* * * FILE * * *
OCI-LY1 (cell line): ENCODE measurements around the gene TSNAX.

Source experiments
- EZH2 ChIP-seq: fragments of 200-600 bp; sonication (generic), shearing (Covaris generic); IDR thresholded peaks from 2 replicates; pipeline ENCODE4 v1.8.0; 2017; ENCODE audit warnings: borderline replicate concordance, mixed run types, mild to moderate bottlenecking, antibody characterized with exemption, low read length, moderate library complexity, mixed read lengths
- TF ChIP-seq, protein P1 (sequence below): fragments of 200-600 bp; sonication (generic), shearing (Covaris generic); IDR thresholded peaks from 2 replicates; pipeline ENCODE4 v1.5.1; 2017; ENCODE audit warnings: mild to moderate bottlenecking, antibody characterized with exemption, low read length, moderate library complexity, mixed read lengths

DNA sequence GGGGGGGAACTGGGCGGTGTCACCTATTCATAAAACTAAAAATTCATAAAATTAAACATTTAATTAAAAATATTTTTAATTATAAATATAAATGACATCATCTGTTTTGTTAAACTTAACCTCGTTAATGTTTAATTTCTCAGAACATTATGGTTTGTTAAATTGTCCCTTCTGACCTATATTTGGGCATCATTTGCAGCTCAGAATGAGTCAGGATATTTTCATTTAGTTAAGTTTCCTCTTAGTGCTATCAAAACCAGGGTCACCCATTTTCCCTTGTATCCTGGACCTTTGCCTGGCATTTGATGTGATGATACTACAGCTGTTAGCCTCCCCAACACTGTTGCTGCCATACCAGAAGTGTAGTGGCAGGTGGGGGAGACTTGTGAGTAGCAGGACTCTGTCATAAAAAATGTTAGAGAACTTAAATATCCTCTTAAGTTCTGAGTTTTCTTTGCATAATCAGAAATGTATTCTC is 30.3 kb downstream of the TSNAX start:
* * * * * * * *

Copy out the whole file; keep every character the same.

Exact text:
OCI-LY1 (cell line): ENCODE measurements around the gene TSNAX.

Source experiments
- EZH2 ChIP-seq: fragments of 200-600 bp; sonication (generic), shearing (Covaris generic); IDR thresholded peaks from 2 replicates; pipeline ENCODE4 v1.8.0; 2017; ENCODE audit warnings: borderline replicate concordance, mixed run types, mild to moderate bottlenecking, antibody characterized with exemption, low read length, moderate library complexity, mixed read lengths
- TF ChIP-seq, protein P1 (sequence below): fragments of 200-600 bp; sonication (generic), shearing (Covaris generic); IDR thresholded peaks from 2 replicates; pipeline ENCODE4 v1.5.1; 2017; ENCODE audit warnings: mild to moderate bottlenecking, antibody characterized with exemption, low read length, moderate library complexity, mixed read lengths

DNA sequence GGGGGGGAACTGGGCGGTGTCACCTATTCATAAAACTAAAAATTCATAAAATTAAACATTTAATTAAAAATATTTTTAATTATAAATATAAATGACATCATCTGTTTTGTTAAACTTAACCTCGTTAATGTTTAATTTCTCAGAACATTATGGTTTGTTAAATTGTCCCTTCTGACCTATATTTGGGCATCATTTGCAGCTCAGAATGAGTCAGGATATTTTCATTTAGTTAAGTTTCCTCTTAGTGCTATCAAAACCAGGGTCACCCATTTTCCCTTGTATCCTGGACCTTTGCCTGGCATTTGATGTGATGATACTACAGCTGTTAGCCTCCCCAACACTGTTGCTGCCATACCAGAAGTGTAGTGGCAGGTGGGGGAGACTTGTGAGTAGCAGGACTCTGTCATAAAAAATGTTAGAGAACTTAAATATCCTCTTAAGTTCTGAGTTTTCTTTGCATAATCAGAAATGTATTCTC is 30.3 kb downstream of the TSNAX start: